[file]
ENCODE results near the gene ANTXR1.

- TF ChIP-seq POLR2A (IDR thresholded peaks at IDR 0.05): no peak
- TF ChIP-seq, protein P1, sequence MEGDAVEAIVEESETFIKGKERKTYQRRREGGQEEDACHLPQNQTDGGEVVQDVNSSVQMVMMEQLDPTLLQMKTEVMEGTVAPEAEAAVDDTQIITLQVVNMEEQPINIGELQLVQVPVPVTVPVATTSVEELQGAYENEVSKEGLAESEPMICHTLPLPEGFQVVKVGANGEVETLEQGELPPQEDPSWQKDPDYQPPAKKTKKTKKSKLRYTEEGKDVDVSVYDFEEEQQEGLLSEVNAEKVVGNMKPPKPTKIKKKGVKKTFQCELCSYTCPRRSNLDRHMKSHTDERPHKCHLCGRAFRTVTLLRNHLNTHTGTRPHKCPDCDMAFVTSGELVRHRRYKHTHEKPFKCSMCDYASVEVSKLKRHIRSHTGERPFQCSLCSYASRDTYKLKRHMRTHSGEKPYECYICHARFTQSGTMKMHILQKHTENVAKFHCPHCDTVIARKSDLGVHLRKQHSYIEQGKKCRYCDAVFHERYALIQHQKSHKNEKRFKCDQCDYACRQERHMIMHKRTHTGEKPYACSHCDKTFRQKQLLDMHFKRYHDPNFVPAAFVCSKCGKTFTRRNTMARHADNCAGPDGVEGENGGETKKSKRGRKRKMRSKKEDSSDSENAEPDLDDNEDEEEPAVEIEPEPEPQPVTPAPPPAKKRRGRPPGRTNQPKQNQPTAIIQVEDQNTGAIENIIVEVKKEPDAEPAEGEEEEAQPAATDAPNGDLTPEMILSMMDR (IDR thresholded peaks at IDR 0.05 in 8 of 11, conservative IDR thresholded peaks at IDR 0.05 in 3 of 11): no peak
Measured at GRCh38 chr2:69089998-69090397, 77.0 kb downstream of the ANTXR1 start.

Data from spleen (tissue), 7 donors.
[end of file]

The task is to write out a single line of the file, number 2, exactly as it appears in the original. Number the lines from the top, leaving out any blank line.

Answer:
- TF ChIP-seq POLR2A (IDR thresholded peaks at IDR 0.05): no peak